Historically, the site was near to a local horticultural business called Rowanbank Nursery. We like the idea of naming it after the Nursery to reflect the high level of greenspace and planting the development will have.

Can you explain the designs to me?

The key design idea is the creation of a large central shared internal garden to provide a tranquil focal point for community. The greenspace is an important feature and we are proposing that up to a quarter of the site be landscaped or garden area with ground floor apartments having private garden or balcony space.

All apartments will be distinctive, modern, open plan, bright and spacious. Daylight is a key feature of our designs and we undertake extensive light modelling to ensure daylight is maximised inside and out.

The proposed designs will improve pedestrian connectivity across the site with vehicles and parking spaces designed to minimise impact on surrounding streets.

What materials will be used?

The communal garden space is at the heart of the proposal and sets the driver for the material qualities of the building. A warm-toned, buff masonry has been selected for the building elevations to complement the colours of the garden and to sit comfortably with the various finishes and materials found within the surrounding buildings. Walls will be complemented by a co-ordinated, colour-coated standing seam roof.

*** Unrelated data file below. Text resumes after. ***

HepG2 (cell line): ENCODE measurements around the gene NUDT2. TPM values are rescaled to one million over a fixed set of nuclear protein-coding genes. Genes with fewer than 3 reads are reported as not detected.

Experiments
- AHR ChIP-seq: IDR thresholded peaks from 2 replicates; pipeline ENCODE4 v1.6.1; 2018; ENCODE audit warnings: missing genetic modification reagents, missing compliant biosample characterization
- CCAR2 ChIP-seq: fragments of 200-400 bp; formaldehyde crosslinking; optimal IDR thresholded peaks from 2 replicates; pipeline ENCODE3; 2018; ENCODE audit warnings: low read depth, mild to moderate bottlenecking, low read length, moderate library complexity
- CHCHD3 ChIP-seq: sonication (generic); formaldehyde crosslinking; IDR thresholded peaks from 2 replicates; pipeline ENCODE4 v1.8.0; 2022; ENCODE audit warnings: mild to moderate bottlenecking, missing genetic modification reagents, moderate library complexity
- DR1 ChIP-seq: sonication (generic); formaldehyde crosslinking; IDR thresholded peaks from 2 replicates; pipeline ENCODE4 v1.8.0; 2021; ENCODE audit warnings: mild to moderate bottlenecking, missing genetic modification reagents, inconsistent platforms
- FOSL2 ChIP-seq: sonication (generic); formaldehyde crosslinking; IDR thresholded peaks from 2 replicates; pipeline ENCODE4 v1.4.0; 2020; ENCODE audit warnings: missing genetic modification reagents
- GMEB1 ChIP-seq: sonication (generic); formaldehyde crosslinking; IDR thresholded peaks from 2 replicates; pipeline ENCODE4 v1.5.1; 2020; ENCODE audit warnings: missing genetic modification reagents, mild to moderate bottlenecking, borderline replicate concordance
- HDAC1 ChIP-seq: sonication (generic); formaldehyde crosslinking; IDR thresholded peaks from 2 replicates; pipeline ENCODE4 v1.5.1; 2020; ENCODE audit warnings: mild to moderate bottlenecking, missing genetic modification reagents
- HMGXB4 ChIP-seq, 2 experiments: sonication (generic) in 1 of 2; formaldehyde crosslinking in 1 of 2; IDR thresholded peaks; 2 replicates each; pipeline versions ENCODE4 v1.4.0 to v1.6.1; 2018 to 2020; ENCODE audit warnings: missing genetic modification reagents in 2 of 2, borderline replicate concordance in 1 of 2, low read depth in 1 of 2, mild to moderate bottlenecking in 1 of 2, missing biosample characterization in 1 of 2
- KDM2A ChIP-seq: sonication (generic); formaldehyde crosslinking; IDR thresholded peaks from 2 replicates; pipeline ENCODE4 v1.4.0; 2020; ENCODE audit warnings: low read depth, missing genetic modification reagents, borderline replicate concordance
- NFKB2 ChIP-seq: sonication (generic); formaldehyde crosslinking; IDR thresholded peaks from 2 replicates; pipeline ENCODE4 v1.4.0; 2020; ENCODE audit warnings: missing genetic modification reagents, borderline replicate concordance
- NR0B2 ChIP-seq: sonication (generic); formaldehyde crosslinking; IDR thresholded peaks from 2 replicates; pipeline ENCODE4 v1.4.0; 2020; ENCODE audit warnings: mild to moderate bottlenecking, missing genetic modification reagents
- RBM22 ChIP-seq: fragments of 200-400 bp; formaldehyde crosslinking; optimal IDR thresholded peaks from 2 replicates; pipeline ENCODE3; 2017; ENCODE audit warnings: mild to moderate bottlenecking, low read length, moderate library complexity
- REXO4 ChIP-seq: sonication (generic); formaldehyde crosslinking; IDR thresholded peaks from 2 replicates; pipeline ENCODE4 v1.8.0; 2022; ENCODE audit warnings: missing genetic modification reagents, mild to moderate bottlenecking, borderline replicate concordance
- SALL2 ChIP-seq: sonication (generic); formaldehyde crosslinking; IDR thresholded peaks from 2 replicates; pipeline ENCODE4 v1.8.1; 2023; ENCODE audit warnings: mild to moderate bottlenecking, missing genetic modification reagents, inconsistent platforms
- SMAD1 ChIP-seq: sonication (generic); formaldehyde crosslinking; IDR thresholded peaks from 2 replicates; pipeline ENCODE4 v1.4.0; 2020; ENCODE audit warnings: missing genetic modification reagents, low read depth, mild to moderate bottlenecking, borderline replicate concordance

The large gateway entrance on the eastern elevation will provide a visual link to the courtyard garden and will be used to create a colourful and interesting connection with the landscape.

How many homes are you planning to build and what are the housetypes?

We are proposing 126 one, two and three bedroom apartments and 25% of these will be delivered as affordable homes managed by a Housing Association. There is strong local demand for family living so we are providing a higher proportion of three bedroom homes than you would normally see in a development like this.

City of Edinburgh Council has a policy intent to make the best use of the city’s available brownfield land and avoid under developing sites. This proposes a minimum of 100 dwellings per hectare for sites that are close to public transport services and active travel routes. The proposals for 126 homes on this site complies with policy thus making best use of land resources.